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Mike Figliuolo

Management

The Importance of Setting Quantitative and Qualitative Goals

Integration can provide a more complete picture of overall performance

Published: Tuesday, January 30, 2018 - 13:03

When you set goals, there’s commonly two types: quantitative and qualitative. By setting both types of goals for your organization, you can achieve a balance of results driven by people focusing on the behaviors that matter.

Quantitative goals and driver metrics

When you set quantitative goals, they’re going to focus on things like financial results, operational metrics, customer dynamics, or quality. You can typically track these types of goals pretty easily. That doesn’t mean you don’t have to be thoughtful about these metrics. A focused set of critical driver metrics is more valuable than a broad set of less relevant metrics that your team can’t affect. Let me share an example.

Let’s imagine you have a sales team. The overall goal for the division is to grow revenue. The driver metrics that affect revenue are price and volume. We’re talking about the sales team here. They have no control over product price. If you just give this team a revenue goal for their business unit, it won’t focus their efforts appropriately. It could lead them to argue or complain about pricing policy. That’s just not productive. The business unit also doesn’t control customer service. Using total revenue for this team’s goal isn’t fair because they don’t control all of it.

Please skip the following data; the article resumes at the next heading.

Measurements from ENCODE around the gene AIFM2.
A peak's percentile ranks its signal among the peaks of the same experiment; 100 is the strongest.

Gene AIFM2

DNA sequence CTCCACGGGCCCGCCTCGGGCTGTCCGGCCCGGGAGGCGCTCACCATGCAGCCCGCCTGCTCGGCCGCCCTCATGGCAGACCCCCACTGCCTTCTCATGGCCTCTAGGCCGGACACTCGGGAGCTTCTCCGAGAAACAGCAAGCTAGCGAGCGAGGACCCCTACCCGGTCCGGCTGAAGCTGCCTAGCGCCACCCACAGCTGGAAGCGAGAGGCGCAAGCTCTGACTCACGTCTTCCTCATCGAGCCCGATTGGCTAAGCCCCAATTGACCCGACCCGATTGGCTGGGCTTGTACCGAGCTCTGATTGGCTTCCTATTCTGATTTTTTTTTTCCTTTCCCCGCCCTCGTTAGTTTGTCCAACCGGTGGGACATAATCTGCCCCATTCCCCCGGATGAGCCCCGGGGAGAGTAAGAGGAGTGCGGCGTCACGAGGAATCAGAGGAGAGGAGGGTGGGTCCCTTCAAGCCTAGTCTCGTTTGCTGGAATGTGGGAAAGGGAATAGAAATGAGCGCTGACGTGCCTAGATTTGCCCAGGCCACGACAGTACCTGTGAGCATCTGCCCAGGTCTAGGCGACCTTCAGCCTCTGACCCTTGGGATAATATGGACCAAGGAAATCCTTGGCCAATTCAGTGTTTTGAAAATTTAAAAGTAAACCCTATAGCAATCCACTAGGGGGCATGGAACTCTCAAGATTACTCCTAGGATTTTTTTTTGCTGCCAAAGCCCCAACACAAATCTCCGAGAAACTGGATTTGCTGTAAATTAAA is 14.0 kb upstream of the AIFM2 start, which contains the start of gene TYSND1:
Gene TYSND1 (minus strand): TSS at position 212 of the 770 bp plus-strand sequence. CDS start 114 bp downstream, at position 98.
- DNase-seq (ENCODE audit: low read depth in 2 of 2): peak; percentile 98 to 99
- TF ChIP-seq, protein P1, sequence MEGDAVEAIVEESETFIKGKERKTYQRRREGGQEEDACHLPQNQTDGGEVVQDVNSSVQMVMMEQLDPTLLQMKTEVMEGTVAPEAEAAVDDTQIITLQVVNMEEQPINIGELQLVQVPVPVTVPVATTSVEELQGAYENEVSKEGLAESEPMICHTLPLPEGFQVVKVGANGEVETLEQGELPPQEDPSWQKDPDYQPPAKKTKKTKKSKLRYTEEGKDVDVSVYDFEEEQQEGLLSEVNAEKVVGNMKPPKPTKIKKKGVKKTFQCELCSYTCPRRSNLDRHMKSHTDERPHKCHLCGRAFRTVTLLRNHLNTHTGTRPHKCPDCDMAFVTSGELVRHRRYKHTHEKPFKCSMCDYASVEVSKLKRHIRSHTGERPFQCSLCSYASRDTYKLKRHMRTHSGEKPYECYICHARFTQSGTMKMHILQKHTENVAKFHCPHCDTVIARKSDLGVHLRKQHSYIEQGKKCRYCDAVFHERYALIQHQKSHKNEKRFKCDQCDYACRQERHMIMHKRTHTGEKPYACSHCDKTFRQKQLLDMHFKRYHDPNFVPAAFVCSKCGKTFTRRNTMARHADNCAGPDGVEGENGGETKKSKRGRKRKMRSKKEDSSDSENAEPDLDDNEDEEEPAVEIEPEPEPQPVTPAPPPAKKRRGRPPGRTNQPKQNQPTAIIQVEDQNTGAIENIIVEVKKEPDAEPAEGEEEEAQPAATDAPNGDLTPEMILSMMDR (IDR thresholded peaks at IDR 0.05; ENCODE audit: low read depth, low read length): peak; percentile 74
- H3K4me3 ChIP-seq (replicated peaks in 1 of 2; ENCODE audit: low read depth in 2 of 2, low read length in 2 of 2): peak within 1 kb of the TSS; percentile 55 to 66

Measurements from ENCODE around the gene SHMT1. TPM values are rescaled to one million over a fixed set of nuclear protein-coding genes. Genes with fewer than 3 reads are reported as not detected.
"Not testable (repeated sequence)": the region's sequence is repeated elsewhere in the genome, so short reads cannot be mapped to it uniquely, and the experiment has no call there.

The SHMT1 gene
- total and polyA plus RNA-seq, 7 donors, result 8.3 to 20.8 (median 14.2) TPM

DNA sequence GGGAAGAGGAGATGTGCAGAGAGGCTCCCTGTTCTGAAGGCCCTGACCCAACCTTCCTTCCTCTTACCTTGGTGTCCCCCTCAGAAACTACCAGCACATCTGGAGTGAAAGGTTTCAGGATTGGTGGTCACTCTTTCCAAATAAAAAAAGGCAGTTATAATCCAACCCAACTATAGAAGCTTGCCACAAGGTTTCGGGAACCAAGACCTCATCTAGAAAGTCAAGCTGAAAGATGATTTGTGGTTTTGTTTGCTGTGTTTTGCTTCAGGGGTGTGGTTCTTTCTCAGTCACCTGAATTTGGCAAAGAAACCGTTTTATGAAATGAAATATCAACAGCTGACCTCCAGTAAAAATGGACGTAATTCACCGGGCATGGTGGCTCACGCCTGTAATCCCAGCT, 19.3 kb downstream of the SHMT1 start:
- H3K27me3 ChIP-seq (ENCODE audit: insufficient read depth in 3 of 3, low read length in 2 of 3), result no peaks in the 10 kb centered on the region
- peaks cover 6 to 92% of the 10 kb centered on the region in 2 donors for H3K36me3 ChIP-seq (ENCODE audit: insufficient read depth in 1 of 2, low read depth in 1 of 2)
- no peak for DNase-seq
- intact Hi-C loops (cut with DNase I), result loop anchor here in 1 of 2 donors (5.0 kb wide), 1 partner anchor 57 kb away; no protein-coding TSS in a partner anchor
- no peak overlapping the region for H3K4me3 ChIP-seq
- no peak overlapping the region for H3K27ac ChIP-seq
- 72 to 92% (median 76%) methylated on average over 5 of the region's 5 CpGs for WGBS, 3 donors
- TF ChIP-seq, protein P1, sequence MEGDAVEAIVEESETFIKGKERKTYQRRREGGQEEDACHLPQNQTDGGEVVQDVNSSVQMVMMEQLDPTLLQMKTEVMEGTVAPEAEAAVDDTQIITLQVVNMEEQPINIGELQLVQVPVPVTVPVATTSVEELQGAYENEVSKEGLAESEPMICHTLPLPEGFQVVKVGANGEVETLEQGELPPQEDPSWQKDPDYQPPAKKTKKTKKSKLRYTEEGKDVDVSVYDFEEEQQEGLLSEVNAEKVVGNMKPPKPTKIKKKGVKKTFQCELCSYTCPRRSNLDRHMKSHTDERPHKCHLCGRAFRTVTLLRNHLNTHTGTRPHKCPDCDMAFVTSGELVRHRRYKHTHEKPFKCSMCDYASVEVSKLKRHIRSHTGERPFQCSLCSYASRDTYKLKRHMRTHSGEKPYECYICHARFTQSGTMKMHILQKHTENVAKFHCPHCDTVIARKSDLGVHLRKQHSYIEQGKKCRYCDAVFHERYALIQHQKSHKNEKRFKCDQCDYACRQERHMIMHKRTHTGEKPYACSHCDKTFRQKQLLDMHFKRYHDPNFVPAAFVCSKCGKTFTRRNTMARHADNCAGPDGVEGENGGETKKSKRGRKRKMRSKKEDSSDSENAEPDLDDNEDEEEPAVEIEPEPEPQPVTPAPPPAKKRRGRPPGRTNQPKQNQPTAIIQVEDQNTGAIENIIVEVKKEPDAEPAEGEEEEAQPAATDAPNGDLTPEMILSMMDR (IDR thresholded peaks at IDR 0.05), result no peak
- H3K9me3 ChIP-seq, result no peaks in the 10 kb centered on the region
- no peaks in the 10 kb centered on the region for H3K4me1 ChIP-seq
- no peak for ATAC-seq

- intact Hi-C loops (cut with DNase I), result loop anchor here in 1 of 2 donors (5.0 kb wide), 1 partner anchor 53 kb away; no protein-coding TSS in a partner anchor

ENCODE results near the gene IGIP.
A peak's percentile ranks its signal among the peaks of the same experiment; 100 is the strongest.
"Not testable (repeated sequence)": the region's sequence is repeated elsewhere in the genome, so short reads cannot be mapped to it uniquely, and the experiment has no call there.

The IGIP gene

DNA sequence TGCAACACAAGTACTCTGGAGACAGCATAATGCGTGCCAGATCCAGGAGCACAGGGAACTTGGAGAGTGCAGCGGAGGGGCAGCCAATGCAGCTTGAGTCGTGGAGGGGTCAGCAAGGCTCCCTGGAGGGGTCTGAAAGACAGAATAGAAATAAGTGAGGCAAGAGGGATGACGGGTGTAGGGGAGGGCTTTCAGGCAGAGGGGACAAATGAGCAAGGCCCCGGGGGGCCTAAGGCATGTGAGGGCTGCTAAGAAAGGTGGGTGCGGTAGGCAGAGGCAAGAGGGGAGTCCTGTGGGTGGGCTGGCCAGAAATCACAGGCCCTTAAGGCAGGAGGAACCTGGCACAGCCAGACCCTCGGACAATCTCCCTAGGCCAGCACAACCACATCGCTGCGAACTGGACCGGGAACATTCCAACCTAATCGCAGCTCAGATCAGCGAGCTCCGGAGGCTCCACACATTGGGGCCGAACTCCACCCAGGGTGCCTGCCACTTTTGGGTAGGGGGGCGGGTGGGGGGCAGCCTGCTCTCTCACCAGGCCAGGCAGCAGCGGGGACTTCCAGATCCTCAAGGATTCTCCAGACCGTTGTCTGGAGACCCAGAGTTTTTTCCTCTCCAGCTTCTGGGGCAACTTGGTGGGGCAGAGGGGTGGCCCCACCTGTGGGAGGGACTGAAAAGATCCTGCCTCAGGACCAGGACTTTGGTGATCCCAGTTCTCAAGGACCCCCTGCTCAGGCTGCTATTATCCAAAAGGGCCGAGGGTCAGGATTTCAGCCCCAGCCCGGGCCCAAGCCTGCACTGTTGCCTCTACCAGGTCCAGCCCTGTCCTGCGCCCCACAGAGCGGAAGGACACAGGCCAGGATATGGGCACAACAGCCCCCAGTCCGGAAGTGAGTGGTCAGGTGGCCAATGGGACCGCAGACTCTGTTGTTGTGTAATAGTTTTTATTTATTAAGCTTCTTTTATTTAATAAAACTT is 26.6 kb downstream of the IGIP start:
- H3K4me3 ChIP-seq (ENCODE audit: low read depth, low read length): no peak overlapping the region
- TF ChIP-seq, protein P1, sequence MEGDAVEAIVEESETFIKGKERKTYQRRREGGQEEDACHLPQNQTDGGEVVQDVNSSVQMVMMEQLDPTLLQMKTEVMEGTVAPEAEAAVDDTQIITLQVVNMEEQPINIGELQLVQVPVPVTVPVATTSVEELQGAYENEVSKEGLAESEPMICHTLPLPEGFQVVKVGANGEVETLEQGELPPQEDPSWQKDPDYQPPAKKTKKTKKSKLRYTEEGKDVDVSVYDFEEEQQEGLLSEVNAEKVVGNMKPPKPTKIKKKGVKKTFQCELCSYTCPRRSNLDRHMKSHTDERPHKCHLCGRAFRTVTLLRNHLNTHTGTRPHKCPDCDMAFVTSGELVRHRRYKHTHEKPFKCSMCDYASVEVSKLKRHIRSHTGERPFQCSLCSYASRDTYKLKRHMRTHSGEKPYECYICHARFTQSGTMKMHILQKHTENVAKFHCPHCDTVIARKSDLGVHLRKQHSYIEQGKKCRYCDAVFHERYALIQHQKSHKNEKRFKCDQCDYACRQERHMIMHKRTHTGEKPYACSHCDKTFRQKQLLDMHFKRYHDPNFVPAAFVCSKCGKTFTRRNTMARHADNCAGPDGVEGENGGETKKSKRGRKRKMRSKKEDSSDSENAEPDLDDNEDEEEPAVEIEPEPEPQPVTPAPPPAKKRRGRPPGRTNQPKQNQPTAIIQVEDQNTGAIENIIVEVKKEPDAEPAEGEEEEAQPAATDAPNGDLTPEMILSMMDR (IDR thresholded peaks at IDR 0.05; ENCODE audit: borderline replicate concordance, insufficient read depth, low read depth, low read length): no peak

When you set the sales team’s goal, focus their goals on what they can control. In this case, it’s new sales volume. Think about that sales team going out and trying to get more customers. The driver metrics, for their ability to acquire customers, are things like the number of prospects they talk to, the number of sales calls they conduct, and the conversion rate from a prospect to a paying customer. By focusing on these driver metrics for this sales team and focusing it on what they can control, you’re going to get better results.